Saturday, 13 June 2009

PhotoHunt: lock

Around about this time last year I visited Redon, in Brittany.  In the Middle Ages Redon was an important port, when ships could navigate up the river Vilaine at high tide.  Then in 1836, the Nantes to Brest canal which crosses the river Vilaine at Redon was completed (to avoid the British fleets off the coast), resulting in a set of locks in the town which is criss-crossed with waterways.

This is the point where the canal crosses the Vilaine.

Another lock, just ahead of the river.

Nowadays the water traffic in Redon is mainly made up of pleasure crafts.  This is one leaving the Port de Plaisance, the marina, through one of the locks.

Just beside the lock gates was this interesting vessel, with the plaque US Navy ST 732 6 June 1944.  The date of the Normandy landings 65 years ago.  On further investigation I have discovered it was the tug Attis, first launched on 10 January 1944, transferred to French ownership on 19 June 1950.  There are more pictures and documentation from the National Association of Fleet Tug Sailors.

I had to restrain myself this week.  I have all sorts of other locks I could show you from Amsterdam and elsewhere, not to mention locks in doors, locks of hair.  If you want to see how other people have treated the subject, visit  TNchick's site., where you can join in and find other players.
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  1. This is great!!!! We don't have anything like that in our neck of the woods. Great share.

    Here is's also a bit 'native american'!!

    Click Here

  2. That is an impressive waterway. There is something I love about canals. Have a great weekend

  3. Beautiful shots. Wonderful set of 'locks.'

  4. Interesting post! I'd never thought of a waterway lock... super shots!

  5. Seems to me you could make this blog a lock blog with plenty of fuel to keep it interesting for a very long time.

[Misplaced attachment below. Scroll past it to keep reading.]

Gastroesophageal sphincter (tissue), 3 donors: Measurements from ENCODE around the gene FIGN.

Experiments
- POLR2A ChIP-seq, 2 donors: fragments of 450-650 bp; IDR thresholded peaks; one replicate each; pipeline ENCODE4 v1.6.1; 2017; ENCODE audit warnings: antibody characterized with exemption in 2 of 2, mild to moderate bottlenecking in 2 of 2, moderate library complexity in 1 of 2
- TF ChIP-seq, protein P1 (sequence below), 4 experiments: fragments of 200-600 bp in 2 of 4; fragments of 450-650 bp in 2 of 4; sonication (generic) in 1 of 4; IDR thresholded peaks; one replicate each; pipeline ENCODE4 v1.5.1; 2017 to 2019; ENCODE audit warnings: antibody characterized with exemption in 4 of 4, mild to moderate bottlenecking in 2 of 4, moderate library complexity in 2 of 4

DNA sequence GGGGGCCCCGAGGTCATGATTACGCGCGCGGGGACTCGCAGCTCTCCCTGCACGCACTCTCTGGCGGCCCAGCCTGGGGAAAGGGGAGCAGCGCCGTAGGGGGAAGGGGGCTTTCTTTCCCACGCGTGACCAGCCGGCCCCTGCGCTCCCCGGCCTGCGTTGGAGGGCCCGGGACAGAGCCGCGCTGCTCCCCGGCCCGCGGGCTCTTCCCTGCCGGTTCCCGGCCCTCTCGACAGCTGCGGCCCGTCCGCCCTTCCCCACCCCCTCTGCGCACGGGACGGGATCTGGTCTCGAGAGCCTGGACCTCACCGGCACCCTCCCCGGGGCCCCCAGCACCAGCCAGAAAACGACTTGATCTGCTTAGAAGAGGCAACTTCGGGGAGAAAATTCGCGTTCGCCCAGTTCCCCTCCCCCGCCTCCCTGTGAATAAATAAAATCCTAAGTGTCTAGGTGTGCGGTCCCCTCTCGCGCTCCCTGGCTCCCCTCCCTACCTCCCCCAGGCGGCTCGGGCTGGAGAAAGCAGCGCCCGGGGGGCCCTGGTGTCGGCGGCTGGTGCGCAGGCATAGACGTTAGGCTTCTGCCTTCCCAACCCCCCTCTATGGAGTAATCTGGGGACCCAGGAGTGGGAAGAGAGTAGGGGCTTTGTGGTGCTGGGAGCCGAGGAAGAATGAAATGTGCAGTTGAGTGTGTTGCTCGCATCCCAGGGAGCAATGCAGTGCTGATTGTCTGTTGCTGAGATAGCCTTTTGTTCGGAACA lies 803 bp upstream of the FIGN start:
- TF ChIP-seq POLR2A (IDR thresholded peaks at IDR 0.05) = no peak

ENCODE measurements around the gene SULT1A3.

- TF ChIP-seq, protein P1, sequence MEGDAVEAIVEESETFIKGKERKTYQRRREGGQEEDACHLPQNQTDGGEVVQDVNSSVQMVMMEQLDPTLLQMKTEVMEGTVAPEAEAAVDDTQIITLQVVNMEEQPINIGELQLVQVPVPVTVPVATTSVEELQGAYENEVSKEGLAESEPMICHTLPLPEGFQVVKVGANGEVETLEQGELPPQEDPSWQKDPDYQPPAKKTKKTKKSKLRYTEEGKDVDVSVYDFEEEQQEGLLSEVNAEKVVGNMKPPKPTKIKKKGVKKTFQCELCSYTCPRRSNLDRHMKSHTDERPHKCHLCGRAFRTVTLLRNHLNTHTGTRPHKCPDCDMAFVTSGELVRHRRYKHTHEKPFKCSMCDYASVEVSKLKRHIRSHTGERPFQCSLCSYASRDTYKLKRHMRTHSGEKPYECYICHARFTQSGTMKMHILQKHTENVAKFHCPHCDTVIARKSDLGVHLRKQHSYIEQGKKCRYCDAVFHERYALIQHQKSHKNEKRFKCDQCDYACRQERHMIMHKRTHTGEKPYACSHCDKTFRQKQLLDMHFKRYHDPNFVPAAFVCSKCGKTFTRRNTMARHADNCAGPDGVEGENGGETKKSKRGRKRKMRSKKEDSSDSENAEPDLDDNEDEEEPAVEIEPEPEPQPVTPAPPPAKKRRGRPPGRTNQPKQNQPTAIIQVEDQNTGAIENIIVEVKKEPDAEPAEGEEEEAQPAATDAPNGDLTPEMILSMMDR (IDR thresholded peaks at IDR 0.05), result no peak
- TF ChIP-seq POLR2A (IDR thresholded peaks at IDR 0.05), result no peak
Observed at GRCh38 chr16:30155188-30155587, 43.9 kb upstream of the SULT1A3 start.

As always, a pleasure to stop by and see you.

  6. Can you think a vacation more anti-stress than on the old European Waterways, with all the Locks. For instance Canal de Borugogne with about 190 Locks and a Tunnel at the Highest level (yepp, I've traversed it).

    Very informative PH post. Thanks for sharing.

    btw. It's good to be back on PH again and also visting your great blog

  7. Wow, A., re your having plenty of interesting "lock" pictures. The feeling I get is that for many people, it took great effort to even find one good photo for this week's Photo Hunt!

  8. That's great! I was hoping to see that kind of lock today, and you've made it into an excellent post.

  9. Locks around the world... are all marvels of engineering.. great post! Thanks for stopping by!

  10. Thank you all. Water does fascinate me, rivers, canals, the sea, so this type of lock was what I thought of first.

    @Anni, no canals? A shame!

    @jams, yes, I love canals too, very different from rivers.

    @Tara, thanks!

    @Debbie, so good to see you! I don't know that I have quite so many to keep the whole blog going .... but I could try. :)

  11. @Tor, good to see you back again. I haven't been on the Canal de Bourgogne - sounds great!

    @YTSL, I didn't say they were all interesting, just plenty of them. :)

    @Dragonstar, many thanks!

    @srp, yes marvels of engineering. I love watching them in action.

  12. An impressive waterway! the second picture is my favorite, it's such a peaceful sight!

  13. What a great contribution to the theme and with great pics too!

    You know we are close to a lock at our vacation home in Sweden (Göta Kanal) and I know you have seen my posts about it :-)

  14. It looks like a very busy waterway and I am really enjoying the photos.

  15. I like rivers too. And locks, of course. These are extra nice pictures, A.


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